I’m already on Instagram; Why Reinvent the Wheel?

Good point. You don’t have to abandon ship. And I, especially, am not eager to learn a new photo-sharing interface just because of an acquisition. But one thing to consider is that unlike many other photo sharing apps or networks, these particular examples are very well-established – either in terms of how long they’ve been around, the depth of experience they offer, dedicated user base… or any combination of these and other factors that are of proven appeal to many Instagramers.

So if you think the party is over for our beloved Instagram, have a look at these other, less-likely-to-be-purchased-by-Facebook networks serving up their own style of social art.

What do you think of Facebook’s Instapurchase? Are you already on one or more of these networks? What has your experience there been like vs. Instagram? Is there another network (not app, but network) you would recommend? Let us hear from you in the comments.

9 thoughts on “3 Instagram Alternatives: Beyond Facebook’s Instabillion Buy

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  3. Eric

    I was thinking the same thing on the coding and funding side. I only hope the instgram app doesn’t just become a button on Facebook. That would devalue a billion dollar investment into a hotlink and probably result in a mass exodus. I personally just dl’d the ipa app. Cheers for the heads up on that.

    1. rsmithing

      Excellent point. I doubt FB will just do an assimilation… at least I hope so. Glad you’re checking out the IPA app; I’ve been consistently impressed with the quality of stuff over there. The site is really where it’s at, but the app is a great companion. Thanks for commenting!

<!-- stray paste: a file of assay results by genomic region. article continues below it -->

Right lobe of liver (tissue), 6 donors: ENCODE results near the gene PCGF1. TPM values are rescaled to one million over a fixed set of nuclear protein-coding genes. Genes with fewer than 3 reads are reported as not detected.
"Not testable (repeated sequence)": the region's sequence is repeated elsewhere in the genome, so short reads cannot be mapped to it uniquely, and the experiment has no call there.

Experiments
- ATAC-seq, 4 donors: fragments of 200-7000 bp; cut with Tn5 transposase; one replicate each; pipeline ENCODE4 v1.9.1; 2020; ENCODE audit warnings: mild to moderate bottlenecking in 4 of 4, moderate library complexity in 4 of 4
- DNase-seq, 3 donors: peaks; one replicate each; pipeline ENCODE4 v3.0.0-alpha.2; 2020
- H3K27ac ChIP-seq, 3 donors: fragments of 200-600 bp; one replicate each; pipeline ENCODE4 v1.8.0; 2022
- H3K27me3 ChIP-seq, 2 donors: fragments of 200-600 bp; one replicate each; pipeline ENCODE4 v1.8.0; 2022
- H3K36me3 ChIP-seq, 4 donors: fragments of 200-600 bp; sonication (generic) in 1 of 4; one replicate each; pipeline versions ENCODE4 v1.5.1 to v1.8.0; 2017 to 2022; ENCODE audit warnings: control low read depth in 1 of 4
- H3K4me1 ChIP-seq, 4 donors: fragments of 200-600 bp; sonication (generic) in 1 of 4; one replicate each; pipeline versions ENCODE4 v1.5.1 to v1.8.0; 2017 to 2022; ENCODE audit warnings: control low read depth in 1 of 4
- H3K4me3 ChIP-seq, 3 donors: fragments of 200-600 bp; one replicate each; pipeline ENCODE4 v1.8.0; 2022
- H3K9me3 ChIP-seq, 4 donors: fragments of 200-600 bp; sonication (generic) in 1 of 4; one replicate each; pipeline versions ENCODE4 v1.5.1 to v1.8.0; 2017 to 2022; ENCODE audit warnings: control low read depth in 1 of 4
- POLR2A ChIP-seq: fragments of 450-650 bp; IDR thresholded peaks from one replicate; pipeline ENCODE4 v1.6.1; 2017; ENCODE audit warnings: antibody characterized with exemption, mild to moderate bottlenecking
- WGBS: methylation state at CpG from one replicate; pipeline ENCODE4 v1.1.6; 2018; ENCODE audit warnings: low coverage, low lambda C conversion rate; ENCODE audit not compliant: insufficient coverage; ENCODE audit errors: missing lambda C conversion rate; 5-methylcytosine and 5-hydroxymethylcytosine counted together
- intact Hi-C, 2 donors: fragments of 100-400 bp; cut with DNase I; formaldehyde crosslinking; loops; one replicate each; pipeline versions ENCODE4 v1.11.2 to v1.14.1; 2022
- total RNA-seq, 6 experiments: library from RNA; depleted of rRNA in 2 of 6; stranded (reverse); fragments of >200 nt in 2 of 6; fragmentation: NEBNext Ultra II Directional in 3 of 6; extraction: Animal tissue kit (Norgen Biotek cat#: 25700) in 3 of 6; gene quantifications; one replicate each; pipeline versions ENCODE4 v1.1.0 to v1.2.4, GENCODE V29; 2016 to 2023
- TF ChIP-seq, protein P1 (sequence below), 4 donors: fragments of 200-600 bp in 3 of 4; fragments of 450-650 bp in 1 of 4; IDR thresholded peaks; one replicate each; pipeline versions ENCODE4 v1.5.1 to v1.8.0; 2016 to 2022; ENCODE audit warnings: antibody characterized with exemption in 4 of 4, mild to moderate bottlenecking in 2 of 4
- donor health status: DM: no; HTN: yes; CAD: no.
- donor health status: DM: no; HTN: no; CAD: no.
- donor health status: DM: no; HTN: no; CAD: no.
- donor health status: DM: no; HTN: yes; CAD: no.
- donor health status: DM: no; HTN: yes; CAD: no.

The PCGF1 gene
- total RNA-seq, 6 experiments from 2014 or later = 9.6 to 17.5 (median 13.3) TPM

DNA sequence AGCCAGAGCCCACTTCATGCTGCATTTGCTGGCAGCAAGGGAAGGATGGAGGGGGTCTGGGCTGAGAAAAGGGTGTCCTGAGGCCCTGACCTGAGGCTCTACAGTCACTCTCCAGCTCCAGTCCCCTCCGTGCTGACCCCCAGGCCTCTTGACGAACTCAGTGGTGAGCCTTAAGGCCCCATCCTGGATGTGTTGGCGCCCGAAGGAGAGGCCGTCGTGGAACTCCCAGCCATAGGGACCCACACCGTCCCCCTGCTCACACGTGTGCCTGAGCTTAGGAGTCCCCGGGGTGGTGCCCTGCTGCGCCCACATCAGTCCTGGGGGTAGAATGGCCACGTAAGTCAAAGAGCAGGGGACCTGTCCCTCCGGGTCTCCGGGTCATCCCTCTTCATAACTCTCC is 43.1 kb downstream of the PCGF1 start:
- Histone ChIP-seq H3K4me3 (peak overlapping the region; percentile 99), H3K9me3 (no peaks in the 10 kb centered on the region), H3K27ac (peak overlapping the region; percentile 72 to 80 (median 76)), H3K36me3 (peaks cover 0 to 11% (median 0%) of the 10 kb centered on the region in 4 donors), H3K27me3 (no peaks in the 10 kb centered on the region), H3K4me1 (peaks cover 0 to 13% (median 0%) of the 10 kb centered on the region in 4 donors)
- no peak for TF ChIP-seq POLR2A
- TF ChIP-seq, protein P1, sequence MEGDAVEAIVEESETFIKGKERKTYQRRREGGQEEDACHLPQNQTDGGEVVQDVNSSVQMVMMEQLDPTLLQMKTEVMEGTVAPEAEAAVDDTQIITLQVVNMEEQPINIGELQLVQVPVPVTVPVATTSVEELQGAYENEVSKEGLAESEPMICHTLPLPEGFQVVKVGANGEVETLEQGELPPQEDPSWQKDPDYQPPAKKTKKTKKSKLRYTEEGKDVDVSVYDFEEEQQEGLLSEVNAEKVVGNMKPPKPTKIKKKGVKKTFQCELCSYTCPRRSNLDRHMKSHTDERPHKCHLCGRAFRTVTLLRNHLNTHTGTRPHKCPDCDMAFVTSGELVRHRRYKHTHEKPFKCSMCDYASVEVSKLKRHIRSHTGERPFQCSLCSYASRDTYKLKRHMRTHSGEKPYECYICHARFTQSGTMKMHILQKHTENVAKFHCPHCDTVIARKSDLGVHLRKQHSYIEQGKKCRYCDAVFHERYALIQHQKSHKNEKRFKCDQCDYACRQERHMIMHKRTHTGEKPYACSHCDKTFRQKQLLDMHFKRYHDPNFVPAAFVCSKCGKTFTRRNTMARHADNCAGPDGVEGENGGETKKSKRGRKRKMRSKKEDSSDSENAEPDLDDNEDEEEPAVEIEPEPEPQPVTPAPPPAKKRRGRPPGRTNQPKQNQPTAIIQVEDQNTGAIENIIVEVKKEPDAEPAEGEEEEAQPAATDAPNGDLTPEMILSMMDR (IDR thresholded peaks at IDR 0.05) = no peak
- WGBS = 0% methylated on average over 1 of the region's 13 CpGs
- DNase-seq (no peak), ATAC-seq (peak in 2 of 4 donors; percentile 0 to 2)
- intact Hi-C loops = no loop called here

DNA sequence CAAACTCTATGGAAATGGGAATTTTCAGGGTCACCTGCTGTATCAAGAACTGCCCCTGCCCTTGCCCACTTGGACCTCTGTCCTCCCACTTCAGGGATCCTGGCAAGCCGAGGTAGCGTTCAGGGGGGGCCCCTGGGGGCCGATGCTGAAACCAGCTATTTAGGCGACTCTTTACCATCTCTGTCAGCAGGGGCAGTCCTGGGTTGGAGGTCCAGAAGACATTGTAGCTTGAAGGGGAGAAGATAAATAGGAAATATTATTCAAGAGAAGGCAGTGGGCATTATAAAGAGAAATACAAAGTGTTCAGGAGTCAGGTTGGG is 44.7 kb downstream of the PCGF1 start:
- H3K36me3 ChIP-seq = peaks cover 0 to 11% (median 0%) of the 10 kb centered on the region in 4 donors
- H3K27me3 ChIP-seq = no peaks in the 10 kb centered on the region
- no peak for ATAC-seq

4. Erika

    You described my feelings almost exactly… Fairly indifferent. I have no hate for Facebook. I actually enjoy staying connected with family and friends there. Here on IG I connect more with complete strangers… which is strangely satisfying also. I guess my only worries are that we will be inundated with ads and that people that have a particular dislike of FB will leave IG. I am hopeful that the purchase will lead to some improved organizational control of my IG photos.

    1. rsmithing

      What a great point about the way we connect. And you’re right on about some long-needed organization. Something like Twitter’s lists would be great. Heck, half the time the crop function doesn’t even work… would be nice to see some basic debugging. Thanks for weighing in!

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  6. Appdaptation

    Thanks for taking a more level headed look at this than I did this morning. 🙂 Great article as always my friend!

    1. rsmithing

      Oh, but you hit the nail on the head perfectly when you say Golliath ate David! Thanks for weighing in, Chris – this is going to be interesting, no doubt.